Again, THANK YOU THANK YOU THANK YOU, we are getting closer to our goal, and it ALL started with ALL of YOU! So please be very proud of yourselves because TOGETHER we are creating change.

      In Honor and Loving Memory of all of our Missing and Murdered Women and Girls,
      Holly Jarrett

    2. Update from Holly Jarrett: "Moving forward for Loretta"

      Pascal Zamprelli
      Communications Director, Canada

      Hello everyone,

      I wanted to take a moment to thank you all once again for supporting calls for a public inquiry into missing and murdered aboriginal women in Canada, which grow louder every day.
      I also want to let you know about some of the next steps we’re planning for this campaign.

      Since the murder of my cousin Loretta Saunders, I’ve made it my mission to make as many Canadians aware of the real issues that aboriginal women face every day, the same issues affect the entire nation. Now, with the support of over 300,000 people, we’re ready to demand answers from Stephen Harper. And we have a plan to convince him to meet with me.

      Soon, I’ll be hitting the road with a film crew to investigate Loretta’s death and examine the many cases of missing Aboriginal women and to tell the stories of these women who can no longer tell their own. We’ll be traveling across the country, from Newfoundland and Labrador to British Columbia, to interview loved-ones, witnesses, and policy-makers and show Canadians all the circumstances that are affecting Aboriginal women every day, and contributing to this tragic epidemic. We’ll eventually get to Ottawa, where I hope the Prime Minister will agree to look at all the end evidence we’ve collected, and re-consider his opposition to a public inquiry.

      My wish is that this documentary will give a fair perspective and an honest look at the socio-economic factors that affect Canadians as a whole, but also show what can happen when we start opening up about serious, very real issues faced by our entire society, real legitimate factors that are leaving our young women and mothers missing and dead. This documentary will show how these issues have evolved, and how all Canadians as a whole, alongside all of our Indigenous populations, and populations and policy makers from around the world come together and unite in supporting the need for a national inquiry into missing and murdered indigenous women in Canada.

      Shortly after Loretta's death, I had a conversation with Dr. Darryl Leroux, Loretta’s thesis supervisor from St.Mary’s University where she was scheduled to graduate in May (her parents accepted her degree on her behalf, posthumously). I asked him about Loretta’s thesis and her work as his student, and very directly what he thought Loretta wanted to do with her thesis. Professor Leroux told me about what a gifted writer Loretta was, and that she was eloquent with her words concerning the depth of the issue she understood she was writing about, and how it personally affected not just her but every young Aboriginal woman like her. He knew she wanted to write a book, and that she wanted a national inquiry to happen.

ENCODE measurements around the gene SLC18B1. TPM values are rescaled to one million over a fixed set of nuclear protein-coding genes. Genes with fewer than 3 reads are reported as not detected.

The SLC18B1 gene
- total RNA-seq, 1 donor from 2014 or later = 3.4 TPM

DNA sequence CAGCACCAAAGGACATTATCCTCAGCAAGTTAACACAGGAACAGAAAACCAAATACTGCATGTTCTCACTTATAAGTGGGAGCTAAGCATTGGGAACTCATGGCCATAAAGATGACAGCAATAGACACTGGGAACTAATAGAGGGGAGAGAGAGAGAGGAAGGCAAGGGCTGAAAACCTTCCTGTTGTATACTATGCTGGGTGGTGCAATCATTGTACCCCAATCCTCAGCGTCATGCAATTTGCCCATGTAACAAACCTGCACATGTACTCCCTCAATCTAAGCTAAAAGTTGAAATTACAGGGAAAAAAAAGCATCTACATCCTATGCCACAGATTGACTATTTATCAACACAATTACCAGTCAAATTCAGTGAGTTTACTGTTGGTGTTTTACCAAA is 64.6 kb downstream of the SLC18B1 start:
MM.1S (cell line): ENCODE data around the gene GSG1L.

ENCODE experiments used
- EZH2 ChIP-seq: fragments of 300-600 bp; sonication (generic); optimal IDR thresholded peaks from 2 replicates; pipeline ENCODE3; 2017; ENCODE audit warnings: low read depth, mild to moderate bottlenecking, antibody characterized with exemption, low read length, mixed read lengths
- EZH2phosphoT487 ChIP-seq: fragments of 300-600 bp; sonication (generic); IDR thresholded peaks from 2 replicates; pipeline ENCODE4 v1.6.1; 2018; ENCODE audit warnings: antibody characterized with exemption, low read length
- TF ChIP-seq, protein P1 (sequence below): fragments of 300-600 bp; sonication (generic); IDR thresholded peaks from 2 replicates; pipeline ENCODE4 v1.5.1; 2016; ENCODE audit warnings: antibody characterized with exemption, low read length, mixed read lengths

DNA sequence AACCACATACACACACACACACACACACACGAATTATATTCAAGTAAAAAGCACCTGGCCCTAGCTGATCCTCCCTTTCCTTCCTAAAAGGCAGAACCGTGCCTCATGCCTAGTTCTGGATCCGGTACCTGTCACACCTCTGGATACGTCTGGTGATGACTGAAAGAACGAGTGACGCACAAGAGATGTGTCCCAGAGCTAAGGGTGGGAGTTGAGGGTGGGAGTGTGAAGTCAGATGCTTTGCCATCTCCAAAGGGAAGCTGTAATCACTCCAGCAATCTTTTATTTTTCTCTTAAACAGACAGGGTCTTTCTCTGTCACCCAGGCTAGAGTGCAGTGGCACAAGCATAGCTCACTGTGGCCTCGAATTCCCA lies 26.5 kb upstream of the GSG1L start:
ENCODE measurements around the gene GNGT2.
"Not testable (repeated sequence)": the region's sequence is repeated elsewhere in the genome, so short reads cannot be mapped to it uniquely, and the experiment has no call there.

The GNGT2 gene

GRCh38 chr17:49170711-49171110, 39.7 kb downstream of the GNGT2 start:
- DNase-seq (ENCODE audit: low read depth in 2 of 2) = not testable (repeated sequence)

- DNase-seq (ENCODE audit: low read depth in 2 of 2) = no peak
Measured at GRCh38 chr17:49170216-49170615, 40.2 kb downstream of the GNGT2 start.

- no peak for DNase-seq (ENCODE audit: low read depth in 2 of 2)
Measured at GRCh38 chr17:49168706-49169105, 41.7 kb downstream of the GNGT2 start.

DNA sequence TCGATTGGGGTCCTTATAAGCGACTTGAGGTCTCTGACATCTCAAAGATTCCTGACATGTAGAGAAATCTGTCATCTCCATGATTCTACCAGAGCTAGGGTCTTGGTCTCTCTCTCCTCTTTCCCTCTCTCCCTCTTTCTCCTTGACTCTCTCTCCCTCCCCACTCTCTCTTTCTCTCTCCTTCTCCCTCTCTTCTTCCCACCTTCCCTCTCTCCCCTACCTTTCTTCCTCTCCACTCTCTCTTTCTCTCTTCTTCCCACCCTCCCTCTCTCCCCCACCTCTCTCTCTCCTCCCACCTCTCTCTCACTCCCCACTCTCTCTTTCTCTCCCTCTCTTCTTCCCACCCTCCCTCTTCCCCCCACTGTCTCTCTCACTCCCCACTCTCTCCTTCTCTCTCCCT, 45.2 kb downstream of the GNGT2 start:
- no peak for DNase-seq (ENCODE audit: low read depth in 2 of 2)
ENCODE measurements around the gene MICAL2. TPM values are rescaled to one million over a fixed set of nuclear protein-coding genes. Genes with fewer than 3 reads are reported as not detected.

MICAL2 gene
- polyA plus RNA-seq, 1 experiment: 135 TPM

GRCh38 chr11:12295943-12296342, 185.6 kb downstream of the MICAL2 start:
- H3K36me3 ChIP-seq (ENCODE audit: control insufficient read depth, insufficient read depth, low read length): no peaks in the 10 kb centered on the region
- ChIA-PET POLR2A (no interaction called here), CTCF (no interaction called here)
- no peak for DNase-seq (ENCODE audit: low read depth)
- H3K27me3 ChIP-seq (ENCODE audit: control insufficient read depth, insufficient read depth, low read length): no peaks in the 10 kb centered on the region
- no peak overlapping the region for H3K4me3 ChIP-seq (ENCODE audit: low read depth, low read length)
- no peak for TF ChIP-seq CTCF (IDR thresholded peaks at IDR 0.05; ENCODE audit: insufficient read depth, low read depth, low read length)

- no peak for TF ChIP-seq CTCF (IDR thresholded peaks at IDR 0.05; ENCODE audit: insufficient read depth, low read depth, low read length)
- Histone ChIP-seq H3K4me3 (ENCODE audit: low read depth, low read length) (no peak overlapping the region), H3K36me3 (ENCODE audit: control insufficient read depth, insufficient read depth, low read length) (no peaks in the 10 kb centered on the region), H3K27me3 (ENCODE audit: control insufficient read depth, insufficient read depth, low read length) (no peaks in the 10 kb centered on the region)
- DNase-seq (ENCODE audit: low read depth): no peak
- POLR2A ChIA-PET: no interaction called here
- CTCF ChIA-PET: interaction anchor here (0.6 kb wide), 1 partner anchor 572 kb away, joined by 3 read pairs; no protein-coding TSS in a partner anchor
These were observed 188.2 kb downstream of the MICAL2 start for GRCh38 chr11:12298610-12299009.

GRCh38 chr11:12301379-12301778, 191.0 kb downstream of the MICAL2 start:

This documentary will be in memory of Loretta and her spirit, to move forward for a better future for our children and youth, our women, our communities, and our country.

      I believe Loretta was right and just in her belief in sharing her story to inspire the many more like us out there to stand up and speak out. She was prepared to share her story honestly. I hope to share these stories not from my own perspective, but as a part of a sisterhood, the same sisterhood Loretta belonged to,part of the brotherhood and sisterhood of nations that all call Canada home. I believe that through this perspective, Canadians will understand how this issue, that my cousin recognized so strongly, affects every one of us from coast to coast to coast.

      I’ll write again soon with more details about this project. Thank you all for your continued support, it has sincerely served as an inspiration to me and our family.

      With great sincerity,
      Holly Jarrett

    3. Reached 300,000 signatures
    4. Decision-maker Dr. Carolyn Bennett, Member of Parliament, St. Paul's responds:

      Dr. Carolyn Bennett, Member of Parliament, St. Paul's

      I wish to extend my sincere condolences to the friends and family of Loretta Saunders. I want them to know that Canadians stand shoulder to shoulder with them and share in their grief and outrage.

      Her family and friends have been very...

    5. Reached 200,000 signatures
    6. Decision-maker Niki Ashton, Member of Parliament, Churchill responds:

      Niki Ashton, Member of Parliament, Churchill

      New Democrats mourn alongside the family of Loretta Saunders. The death of this young Inuk woman, who was so dedicated to her community is truly devastating. Indigenous women are sending a clear message to the Conservative Government: The...

    7. Reached 50,000 signatures



    Mar 08, 2014

    Status of Women: Call a public inquiry 100's of missing & murdered Aboriginal women: Loretta Saunders via @CdnChange

    robin strasser


    Mar 07, 2014

    Needed! Call a public inquiry into hundreds of missing+murdered Aboriginal women like Loretta Saunders via @CdnChange

    Margaret E. Atwood

    Reasons for signing

    • Elise Bartel CALGARY, CANADA
      • 12 minutes ago

      This is just sick and i want it to stop . everyone is a human are we not? We need to all be treated equally and the same. not with brutality and violence. What would love do?

    • jennifer nolan TORONTO, CANADA
      • about 10 hours ago

      As an Aboriginal Women I would like to feel safe and not feel that because of my Aboriginal Culture I am preyed upon. Statistics prove that I have a good chance of dying a violent death, just because I am Aboriginal.

    • Kim Hoben BEDFORD, CANADA
      • about 15 hours ago

      This is wring that it's open season on these women. Let's figure out why, and fix it

    • Christine Van Kooten ST. JOHN'S, CANADA
      • about 22 hours ago

      It is shameful that members of Canada's government and Canadian citizens are still turning a blind eye to our mistreatment of Aboriginal people. No woman or girl should feel "less than", unsafe or unprotected just because they are of Aboriginal descent. Too many people are suffering. It's time to make a change Canada! One that's long overdue!

    • Mohammad Sanaullah KARACHI, PAKISTAN
      • 1 day ago

      Human Rights


    Develop your own tools to win.

    Use the API to develop your own organizing tools. Find out how to get started.